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USA wool

Cestari Sheep and Wool Company–Doing it Right

I had the pleasure of spending an afternoon with Francis Chester-Cestari, the shepherd and owner of Cestari Sheep and Wool Company in Virginia. He is passionate about increasing the number of wool sheep on the East Coast and has started a “Let’s Grow Sheep Together” program to encourage the breeding and shearing of wool sheep.  Although the world population of sheep has gone from 1 billion to 1.1 billion, most of the increase is from meat breeds, or hair sheep, that do not need shearing and thus save meat farmers that expense.  (He argues that the meat from hair breeds is not as flavorful (i.e. strong) as the meat from wool breeds. According to the American Society of Animal Science, hair lamb tastes more like goat than lamb.  If you like lamb, you may want to talk to your local suppliers, find out what type of lamb they have, and do your own taste test.  Heritage Foods USA has information on the taste of heritage breeds.)

In addition to promoting wool, Francis is adamant about processing wool without the use of harsh chemicals and maintaining the lanolin and natural characteristics of the fiber.  He believes the current “super wash” processing of wool, which uses chlorine gas to strip the outer fibers, then Hercosett 125, a plastic, to coat the fiber, leaves a product that is no longer wool at all.  Next time you are knitting with super washed wool, have a good feel of it.  You too will wonder about the content of it.  Merino wool, which is naturally fire resistant and water repellent, can be machine washed in cool water and hung to dry.  It can’t be thrown in the dryer, like super wash, but you can feel good about the product you are wearing.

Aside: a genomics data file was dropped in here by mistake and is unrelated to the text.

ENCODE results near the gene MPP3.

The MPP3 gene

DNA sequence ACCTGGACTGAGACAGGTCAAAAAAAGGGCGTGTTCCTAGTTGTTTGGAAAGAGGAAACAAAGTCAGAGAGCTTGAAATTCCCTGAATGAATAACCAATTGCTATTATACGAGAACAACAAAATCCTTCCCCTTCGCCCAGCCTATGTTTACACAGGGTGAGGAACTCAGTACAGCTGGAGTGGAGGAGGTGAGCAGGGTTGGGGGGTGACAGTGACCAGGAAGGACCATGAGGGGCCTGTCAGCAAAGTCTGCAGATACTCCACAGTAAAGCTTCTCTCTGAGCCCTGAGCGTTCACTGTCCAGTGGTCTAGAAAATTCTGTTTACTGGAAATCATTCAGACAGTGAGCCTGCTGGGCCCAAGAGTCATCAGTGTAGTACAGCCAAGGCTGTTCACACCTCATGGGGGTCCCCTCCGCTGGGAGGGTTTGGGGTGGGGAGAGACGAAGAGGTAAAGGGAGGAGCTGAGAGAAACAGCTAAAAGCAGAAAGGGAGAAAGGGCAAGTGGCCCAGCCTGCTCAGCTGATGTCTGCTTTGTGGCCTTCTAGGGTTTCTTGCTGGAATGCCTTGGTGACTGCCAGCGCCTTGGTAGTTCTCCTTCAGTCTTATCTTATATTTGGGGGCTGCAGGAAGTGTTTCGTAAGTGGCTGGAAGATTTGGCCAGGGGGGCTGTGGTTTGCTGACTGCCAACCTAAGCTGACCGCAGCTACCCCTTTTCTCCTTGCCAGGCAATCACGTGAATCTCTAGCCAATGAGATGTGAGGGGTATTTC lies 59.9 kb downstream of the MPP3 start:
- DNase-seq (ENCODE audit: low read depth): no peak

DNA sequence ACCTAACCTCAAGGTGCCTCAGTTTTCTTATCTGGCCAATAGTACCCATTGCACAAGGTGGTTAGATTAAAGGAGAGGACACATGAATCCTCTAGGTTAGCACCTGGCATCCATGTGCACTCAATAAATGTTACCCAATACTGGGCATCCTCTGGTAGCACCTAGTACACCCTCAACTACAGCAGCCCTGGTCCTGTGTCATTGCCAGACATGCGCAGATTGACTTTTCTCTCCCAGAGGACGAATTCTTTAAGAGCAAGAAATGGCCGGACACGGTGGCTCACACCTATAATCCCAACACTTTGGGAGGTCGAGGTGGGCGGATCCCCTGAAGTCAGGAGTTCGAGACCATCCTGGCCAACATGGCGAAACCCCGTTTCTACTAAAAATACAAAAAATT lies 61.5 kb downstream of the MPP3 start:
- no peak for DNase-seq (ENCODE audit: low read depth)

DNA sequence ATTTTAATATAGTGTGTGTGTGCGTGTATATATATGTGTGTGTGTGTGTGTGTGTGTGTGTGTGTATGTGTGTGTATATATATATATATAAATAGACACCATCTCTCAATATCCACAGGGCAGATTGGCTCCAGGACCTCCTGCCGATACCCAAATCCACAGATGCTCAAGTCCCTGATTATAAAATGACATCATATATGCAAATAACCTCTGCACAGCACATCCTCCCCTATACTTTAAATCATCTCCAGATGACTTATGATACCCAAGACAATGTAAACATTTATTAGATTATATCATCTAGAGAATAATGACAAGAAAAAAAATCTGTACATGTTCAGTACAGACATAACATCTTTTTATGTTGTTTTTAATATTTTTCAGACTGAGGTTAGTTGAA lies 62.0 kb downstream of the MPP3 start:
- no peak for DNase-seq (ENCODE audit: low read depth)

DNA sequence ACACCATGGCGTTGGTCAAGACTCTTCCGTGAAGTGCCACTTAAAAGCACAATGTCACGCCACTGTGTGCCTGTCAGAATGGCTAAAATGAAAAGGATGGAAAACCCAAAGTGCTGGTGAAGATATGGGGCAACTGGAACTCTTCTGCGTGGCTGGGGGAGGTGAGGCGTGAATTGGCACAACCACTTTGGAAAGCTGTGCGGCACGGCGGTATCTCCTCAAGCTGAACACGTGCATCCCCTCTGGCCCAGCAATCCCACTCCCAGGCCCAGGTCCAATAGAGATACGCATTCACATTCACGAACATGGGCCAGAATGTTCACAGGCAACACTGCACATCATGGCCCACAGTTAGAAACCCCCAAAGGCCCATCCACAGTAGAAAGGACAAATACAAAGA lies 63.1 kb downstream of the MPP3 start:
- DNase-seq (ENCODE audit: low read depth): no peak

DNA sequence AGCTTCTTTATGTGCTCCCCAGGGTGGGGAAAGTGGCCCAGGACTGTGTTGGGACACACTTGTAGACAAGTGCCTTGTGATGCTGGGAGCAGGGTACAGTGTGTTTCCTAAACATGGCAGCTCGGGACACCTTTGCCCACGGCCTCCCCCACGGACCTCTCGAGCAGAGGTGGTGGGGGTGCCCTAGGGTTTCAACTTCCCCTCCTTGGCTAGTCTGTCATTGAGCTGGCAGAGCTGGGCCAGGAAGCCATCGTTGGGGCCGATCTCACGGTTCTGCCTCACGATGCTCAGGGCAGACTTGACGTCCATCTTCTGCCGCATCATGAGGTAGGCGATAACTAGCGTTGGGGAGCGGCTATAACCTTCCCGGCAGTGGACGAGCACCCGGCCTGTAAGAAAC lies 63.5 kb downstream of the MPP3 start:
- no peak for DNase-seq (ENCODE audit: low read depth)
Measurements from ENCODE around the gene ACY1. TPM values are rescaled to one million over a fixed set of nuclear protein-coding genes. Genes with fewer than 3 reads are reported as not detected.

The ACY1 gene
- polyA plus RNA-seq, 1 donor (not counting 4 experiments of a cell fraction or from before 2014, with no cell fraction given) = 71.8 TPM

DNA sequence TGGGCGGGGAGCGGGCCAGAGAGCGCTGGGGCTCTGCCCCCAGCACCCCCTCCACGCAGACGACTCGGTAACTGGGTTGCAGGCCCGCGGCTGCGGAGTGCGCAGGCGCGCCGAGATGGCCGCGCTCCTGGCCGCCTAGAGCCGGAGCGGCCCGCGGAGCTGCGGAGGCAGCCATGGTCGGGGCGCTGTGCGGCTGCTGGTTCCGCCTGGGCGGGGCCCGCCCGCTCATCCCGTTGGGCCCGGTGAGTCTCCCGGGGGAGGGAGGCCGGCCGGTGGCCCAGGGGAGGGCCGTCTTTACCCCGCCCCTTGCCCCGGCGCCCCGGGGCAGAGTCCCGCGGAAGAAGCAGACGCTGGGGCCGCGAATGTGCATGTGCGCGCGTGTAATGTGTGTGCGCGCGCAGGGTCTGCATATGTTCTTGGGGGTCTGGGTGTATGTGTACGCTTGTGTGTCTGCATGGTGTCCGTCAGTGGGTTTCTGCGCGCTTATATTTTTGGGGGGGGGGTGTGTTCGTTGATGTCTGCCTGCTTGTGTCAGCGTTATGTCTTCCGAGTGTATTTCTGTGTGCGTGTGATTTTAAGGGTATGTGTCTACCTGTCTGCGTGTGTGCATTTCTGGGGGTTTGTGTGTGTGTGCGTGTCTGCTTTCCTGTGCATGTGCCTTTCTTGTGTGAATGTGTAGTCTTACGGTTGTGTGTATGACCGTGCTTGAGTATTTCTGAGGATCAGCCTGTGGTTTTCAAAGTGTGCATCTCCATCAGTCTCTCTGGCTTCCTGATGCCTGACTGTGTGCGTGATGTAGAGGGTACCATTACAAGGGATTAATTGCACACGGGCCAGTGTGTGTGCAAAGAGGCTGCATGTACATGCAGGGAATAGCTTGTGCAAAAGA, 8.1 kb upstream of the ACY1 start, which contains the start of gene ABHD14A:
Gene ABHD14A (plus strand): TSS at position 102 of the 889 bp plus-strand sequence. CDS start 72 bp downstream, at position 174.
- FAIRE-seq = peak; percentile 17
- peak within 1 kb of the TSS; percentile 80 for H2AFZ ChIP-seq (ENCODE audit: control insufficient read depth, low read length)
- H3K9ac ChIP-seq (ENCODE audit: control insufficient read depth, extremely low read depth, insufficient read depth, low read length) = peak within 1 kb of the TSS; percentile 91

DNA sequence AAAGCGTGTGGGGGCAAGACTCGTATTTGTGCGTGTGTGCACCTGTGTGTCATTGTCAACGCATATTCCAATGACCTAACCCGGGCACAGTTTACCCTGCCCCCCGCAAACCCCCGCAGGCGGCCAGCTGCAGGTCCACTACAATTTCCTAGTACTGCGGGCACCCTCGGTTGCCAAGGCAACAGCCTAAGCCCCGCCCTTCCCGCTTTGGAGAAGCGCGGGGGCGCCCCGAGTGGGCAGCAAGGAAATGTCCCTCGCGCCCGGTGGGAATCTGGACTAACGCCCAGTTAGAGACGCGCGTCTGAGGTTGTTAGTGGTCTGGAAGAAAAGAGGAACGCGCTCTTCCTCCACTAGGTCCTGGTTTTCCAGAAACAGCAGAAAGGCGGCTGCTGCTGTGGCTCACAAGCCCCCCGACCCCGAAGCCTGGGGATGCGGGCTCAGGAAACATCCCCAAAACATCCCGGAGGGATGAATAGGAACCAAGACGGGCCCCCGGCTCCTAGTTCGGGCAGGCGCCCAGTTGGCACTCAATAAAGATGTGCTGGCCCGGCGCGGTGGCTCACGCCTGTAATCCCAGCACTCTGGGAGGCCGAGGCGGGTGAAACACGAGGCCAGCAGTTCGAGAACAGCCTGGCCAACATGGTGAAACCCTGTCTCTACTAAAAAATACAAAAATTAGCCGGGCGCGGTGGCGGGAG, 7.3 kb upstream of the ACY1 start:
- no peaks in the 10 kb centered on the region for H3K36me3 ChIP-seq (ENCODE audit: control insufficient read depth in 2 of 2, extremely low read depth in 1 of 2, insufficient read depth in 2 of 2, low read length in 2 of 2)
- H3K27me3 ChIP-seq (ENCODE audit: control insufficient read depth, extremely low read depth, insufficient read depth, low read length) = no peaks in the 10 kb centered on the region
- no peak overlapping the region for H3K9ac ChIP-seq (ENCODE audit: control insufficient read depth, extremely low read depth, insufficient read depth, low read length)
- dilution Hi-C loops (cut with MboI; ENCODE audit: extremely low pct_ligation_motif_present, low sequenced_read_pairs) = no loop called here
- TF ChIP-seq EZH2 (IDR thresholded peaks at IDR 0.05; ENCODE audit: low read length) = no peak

Cestari wool and local cotton is hand dyed or kettle dyed.  At the Yarn Tasting on Friday, October 13th from 5-7, we knit/crocheted with their Mt. Vernon line of 100% Merino, Old Dominion Collection of 100% Virginian cotton, the Traditional Collection of 100% wool, and Ash Lawn Collection of 75% cotton, 25% wool.  The Mt. Vernon made a lovely tonal fabric, perfect for sweaters.  The Traditional Collection still has the smell of the sheep and the grease of the lanolin, another great choice for a sweater.  I’m using the Ash Lawn for a baby blanket, with it’s cotton/wool easy wash fiber and gentle pastels.  The cotton will make great dishcloths or cotton tops.  Come check them out!

 

The search for USA superwash…who would have known?

I have been looking for USA superwash for my shop.  Who would have known that there were zero facilities in the USA by 2010 that super washed wool?  The journey has also taken me to find Larry Kissell on my radar, a democrat from North Carolina,  who worked in a hosiery factory, understood the effect NAFTA had on the textile industry, and who worked to beef up the Berry Amendment, which basically “restricts the Department of Defense (DoD) from using funds appropriated or otherwise available to DoD for procurement of food, clothing, fabrics, fibers, yarns, other made-up textiles, and hand or measuring tools that are not grown, reprocessed, reused, or produced in the United States.”  The DoD has been the biggest influence on the rebirth of the wool industry in America.  In 2010, a grant to Chargeurs enabled the company to buy equipment to super wash wool.  One company, Jaggerspun of Maine, buys from Chargeurs.  A good article by Debra Cobb in the Sourcing Journal  talks about this history.

All well and good.  It is important to note, however, that many people don’t support super washing wool…period.  It uses chemicals and often people don’t even consider it a natural product by the end of the process.   As one hand spinner writes, “Superwash wool is created in a surprisingly toxic way. There are several different processes that can be used to make superwash wool, but all of them start with its chlorination by caustic chlorine-based chemicals. These chemicals can cause burns and can easily produce deadly chlorine gas.”  (Bren)  It’s hard for sock knitters and people knitting for families with young children to think about not using superwash, so I think its place in our knitting lives is pretty secure; however, in a world where we want to know what is in everything we consume, yarns should be part of that landscape.

 

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